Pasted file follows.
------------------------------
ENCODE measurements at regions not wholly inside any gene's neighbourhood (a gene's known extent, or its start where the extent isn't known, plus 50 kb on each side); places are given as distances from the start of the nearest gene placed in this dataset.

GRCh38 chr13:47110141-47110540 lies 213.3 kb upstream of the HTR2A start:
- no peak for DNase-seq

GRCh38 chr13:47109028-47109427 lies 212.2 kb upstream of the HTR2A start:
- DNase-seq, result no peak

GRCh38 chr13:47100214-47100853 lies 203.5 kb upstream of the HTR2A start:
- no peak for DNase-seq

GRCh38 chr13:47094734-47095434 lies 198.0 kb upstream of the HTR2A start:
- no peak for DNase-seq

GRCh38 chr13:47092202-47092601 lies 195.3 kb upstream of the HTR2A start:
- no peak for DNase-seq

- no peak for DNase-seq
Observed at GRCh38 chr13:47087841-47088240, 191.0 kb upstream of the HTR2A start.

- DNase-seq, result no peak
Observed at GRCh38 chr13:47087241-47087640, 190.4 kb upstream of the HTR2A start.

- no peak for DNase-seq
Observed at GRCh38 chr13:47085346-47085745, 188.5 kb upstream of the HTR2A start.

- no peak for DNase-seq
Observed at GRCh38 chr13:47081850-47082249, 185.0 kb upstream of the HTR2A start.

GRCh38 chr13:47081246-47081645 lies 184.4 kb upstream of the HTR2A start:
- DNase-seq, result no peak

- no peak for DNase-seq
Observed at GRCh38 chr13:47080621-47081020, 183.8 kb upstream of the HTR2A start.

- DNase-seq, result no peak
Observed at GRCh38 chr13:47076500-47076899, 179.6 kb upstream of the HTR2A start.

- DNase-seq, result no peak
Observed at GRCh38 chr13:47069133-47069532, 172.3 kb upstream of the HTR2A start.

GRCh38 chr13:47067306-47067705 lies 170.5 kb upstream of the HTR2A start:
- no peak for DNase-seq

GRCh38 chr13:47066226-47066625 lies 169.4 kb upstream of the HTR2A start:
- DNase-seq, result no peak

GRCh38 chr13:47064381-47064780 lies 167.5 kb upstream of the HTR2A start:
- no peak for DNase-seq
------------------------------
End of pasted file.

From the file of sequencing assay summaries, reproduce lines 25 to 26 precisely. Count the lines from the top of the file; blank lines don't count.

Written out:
Observed at GRCh38 chr13:47076500-47076899, 179.6 kb upstream of the HTR2A start.

- DNase-seq, result no peak